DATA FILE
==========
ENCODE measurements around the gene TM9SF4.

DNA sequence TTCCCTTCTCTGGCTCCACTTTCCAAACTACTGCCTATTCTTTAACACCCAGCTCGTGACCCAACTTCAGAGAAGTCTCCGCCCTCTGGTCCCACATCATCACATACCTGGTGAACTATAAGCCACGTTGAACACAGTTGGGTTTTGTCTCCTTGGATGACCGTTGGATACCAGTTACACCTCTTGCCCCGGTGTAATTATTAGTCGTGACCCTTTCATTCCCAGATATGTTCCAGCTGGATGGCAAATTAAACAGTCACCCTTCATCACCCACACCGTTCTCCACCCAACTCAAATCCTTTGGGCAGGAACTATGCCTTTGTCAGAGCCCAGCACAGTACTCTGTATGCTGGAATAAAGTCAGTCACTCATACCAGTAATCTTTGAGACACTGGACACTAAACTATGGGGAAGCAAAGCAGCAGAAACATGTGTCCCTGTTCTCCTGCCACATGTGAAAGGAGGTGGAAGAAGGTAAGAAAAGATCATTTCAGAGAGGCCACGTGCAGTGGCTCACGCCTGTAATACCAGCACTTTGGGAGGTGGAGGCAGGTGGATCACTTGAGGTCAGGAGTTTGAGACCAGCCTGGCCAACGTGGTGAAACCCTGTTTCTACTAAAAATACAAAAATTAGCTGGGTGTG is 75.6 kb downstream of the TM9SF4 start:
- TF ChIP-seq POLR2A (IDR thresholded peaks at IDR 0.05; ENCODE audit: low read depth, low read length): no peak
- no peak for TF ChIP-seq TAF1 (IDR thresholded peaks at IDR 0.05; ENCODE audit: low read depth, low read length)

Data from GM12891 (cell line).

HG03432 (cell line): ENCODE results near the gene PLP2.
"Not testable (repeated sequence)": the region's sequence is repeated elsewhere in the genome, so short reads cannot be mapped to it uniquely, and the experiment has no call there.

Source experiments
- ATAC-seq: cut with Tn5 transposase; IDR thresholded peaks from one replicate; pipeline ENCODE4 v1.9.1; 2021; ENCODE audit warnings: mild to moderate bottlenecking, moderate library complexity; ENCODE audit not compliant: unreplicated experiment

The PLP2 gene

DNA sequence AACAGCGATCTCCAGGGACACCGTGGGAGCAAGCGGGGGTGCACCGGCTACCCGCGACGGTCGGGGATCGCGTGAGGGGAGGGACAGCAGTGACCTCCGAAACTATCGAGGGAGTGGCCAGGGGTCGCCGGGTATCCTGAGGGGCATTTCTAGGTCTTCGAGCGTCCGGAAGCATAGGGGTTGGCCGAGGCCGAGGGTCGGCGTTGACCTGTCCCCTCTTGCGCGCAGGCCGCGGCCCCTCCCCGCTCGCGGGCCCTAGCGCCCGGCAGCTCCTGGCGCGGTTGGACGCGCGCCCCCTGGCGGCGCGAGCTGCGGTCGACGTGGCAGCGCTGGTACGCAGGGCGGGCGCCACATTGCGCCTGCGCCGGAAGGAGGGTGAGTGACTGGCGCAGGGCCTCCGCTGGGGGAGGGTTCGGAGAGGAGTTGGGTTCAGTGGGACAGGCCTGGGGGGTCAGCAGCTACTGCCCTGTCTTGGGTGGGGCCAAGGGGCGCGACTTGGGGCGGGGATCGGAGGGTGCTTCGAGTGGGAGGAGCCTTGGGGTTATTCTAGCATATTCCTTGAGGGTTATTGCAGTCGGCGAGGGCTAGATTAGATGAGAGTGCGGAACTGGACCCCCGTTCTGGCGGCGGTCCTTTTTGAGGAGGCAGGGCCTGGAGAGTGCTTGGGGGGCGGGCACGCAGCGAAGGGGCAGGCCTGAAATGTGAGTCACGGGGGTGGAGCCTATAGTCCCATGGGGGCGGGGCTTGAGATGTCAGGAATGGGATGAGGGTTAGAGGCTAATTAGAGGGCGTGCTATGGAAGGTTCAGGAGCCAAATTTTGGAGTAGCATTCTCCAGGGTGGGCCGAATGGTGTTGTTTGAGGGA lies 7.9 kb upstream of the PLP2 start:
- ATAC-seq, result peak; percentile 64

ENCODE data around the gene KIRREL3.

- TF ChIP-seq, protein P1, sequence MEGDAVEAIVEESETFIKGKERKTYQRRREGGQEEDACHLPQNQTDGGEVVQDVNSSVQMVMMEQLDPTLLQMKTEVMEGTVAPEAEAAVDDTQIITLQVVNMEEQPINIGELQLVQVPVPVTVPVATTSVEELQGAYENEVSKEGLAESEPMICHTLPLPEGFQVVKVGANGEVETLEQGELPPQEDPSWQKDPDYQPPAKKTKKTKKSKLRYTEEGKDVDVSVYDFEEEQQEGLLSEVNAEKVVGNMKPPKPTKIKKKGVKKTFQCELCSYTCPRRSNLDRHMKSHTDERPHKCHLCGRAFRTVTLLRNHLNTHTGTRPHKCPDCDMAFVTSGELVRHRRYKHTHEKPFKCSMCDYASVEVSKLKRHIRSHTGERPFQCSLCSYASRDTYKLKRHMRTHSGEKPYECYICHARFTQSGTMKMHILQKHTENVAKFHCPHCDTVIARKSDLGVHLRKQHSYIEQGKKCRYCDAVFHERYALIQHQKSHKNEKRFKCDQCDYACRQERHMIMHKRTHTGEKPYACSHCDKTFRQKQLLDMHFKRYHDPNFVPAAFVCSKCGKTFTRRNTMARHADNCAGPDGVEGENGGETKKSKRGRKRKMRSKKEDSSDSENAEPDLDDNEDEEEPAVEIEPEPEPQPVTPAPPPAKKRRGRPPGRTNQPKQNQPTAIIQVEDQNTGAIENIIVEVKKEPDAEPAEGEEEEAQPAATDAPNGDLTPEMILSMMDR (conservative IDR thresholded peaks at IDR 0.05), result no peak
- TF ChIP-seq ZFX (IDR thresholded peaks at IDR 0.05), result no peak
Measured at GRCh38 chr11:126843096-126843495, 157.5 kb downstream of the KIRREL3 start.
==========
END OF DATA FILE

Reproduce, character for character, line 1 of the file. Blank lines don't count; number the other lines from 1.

ENCODE measurements around the gene TM9SF4.